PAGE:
Date of Original Version
Abstract or Description
Little research exists measuring the effectiveness of privacy legislation as compared to self-regulation. As policy makers, advocates and industry groups debate new privacy legislation, empirical research on the effectiveness of existing privacy legislation is needed to help inform the debate.
We conducted a longitudinal study of the privacy policies posted online between 1999 and 2005 for 50 companies in the US financial industry. We analyzed these policies to determine how they changed over this time period and what changes were likely prompted by compliance requirements of the Gramm-Leach-Bliley Act (GLB) privacy rule. We also conducted a similar analysis of the privacy policies from 10 retailers over the same time period. The retailers were not subject to US privacy regulation and thus serve as a control group.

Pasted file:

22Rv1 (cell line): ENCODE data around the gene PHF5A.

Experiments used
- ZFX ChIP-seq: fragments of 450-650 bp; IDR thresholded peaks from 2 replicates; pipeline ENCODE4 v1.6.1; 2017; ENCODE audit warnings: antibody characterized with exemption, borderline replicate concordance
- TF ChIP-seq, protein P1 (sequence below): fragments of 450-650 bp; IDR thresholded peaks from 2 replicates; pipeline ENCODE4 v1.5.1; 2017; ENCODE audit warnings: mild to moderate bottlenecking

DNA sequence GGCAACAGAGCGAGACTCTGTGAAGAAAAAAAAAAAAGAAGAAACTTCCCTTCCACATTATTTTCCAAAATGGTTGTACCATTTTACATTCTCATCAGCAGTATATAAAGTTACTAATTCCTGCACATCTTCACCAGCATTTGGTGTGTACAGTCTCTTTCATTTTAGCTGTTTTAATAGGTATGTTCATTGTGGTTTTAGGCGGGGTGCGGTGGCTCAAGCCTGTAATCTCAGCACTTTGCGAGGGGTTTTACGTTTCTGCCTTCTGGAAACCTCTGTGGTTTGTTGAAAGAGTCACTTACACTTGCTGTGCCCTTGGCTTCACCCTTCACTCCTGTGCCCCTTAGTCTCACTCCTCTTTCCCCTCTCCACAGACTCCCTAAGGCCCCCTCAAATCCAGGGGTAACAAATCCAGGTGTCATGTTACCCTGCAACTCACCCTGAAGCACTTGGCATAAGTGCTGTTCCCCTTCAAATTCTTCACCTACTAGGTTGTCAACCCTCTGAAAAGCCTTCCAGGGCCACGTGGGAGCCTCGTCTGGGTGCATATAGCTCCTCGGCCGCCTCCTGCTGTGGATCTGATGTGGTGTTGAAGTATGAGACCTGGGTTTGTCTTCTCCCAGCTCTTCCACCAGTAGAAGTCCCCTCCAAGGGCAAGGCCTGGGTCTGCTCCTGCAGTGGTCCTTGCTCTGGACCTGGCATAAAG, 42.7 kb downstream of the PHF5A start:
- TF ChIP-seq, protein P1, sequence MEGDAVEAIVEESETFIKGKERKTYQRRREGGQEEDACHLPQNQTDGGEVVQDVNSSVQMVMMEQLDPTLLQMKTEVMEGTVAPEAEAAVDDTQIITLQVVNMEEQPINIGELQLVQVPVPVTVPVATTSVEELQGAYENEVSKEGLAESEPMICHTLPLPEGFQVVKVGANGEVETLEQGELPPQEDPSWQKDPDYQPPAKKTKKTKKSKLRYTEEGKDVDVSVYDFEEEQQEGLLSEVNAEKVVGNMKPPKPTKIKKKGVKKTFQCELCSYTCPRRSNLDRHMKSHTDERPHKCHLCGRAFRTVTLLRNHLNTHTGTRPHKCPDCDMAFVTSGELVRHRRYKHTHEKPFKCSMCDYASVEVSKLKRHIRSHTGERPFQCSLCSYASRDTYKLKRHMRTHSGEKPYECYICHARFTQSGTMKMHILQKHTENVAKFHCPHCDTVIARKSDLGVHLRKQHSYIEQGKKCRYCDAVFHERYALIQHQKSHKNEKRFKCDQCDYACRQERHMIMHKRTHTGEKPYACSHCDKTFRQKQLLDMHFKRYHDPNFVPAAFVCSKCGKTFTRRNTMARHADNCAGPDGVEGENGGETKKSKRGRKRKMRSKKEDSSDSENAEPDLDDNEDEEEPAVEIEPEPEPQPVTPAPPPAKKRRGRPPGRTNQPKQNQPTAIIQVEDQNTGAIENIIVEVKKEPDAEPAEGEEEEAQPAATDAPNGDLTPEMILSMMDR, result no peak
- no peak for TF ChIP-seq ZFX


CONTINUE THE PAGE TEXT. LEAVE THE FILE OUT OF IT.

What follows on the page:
Our research shows that since the GLB Act has gone into effect, financial privacy notices are more complete, however we have not found a significant change in the privacy choices offered to consumers. We observed that large banks and credit card companies minimally comply with GLB. While complying with the regulation, they are still able to collect large amounts of information about customers and share the information extensively with affiliates. They also take advantage of the exceptions provided by the law to share with third parties without giving consumers choices. Finally, we observe that choices about third party sharing offered by financial institutions tend not be as good as those available from retailers.